These are great tips! I make myself think of 3 different things I can wear the piece with before I buy it. If the piece doesn’t work for this rule, or maybe is a bit of a splurge, but I still want it, I do the 24-hour cooling-off period (which isn’t quick, but it helps me :)). I walk away and if 24 (or more) hours later I’m still thinking about and wanting the piece of clothing, I go back for it.
The first time I tried that trick I thought that it would never work and that I’d only get more obsessed, but I’d say that 7 out of 10 times, I actually forget about it or think of things wrong with it or find something else I’d rather have. This is great for sales – the other day I went to Mango, which is one of my favorties, and everything! was! on! sale! I wanted ALL the things, but I made myself go home, and the next day I couldn’t remember a single thing from that sale.
Also, a good tailor can re-work clothes you already have – I had a pair of bootcut jeans made into straight legs, and a puffed-shoulder jacket reworked into having a regular shoulder that didn’t scream 2008. I found a tailor by my office so I can stop by on my way to work or during my lunch break, so it doesn’t feel like a chore or an extra trip.
Must say, our styles are soooo different but I like your blog a lot. And it’s inspirational. I have managed to downsize my wardrobe and haven’t bought any clothes for last two months.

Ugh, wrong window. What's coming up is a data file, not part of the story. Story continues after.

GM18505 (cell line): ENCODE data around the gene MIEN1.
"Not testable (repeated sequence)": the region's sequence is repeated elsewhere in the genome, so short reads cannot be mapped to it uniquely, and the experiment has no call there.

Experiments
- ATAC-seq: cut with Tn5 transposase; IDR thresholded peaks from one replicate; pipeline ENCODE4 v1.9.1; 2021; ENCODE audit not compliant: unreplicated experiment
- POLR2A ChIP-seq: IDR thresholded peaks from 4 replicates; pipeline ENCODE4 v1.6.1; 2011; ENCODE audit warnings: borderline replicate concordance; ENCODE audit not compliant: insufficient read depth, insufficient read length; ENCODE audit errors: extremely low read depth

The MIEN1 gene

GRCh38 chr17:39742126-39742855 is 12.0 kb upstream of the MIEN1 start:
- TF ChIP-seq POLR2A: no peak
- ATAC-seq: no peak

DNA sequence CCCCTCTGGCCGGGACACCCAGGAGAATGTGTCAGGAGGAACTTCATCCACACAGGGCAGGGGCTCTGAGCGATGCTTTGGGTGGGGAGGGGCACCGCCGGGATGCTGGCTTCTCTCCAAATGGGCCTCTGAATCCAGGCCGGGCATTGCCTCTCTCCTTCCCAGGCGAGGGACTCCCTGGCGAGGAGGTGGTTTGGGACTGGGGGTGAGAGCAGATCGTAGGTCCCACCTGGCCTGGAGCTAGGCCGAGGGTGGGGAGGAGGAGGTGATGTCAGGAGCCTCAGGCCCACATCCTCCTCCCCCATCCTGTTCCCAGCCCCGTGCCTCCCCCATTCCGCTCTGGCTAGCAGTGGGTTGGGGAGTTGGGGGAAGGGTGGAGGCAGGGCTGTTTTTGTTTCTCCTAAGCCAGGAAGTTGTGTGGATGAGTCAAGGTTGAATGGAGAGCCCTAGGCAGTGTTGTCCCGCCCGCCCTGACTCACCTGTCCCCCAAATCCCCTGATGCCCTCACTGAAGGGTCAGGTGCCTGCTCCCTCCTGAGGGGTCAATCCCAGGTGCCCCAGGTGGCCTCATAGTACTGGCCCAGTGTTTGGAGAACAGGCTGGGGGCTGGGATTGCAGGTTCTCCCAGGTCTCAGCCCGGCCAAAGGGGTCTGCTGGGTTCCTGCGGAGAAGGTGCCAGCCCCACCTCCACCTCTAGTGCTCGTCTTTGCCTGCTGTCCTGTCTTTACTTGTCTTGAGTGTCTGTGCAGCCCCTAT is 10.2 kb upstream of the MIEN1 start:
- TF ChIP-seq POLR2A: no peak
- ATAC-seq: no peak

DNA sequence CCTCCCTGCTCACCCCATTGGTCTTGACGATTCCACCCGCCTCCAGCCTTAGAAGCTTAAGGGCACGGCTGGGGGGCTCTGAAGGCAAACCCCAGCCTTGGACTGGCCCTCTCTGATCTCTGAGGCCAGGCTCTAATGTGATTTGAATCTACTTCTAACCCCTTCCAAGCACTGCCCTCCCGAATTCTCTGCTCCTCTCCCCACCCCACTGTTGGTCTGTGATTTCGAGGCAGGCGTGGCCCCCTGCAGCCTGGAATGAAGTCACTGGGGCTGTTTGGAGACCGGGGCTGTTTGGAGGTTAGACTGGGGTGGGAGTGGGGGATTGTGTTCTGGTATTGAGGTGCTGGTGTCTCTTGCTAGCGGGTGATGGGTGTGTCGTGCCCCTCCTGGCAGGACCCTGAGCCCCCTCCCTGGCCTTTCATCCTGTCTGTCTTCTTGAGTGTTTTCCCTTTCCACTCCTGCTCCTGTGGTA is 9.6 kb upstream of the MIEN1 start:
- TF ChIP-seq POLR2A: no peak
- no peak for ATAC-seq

Because I have small waist, I would like to get many items taylored. But where I live in Finland, there isn’t actually any tailors! Sewers aren’t appreciated and the income is small. Partly this is because clothes are way too cheap in shops!
Hi, I just found your website and I am impressed. Many helpful tips and your writing style is great. I spend waaaay too much time here ;)
I also starting pairing down my wardrobe a while ago and I must say your wardrobe planner could have saved me some time and nerves. This post I can totally relate to. Nothing fits me… yeah, been that, done that.
Btw, if you want to save on the tailor, get a sewing machine. I am no seamstress but shortening pants or a top is easy to learn, especially in times of youtube. And once you get the hang of it, it will not take you that long. Perfect for a rainy sunday afternoon. I am rather short and have to alter a lot of pieces so the investment (time and money) payed off already.
Cheers from the Netherlands!
My issue is that I find an item I really like online, say green army pants, but it’s often out of my price range. So I fixate on finding a better deal for that “type” of item. I search high and low for a couple of places that have it and then try to pick the best deal while still taking quality into consideration. But oftentimes I find myself wishing I’d bought the higher-priced, “better” version. I think I often settle for the second- or third-best. But I often don’t know how to decide whether it would be better to splurge or save on a particular item, whether it’s “worth it” in the end.
I love your blog, I only discovered it recently and really enjoy checking in regularly. I am planning my wardrobe detox soon to see if I can live with a paired back selection for AW. I really like the buy less, buy better philosophy.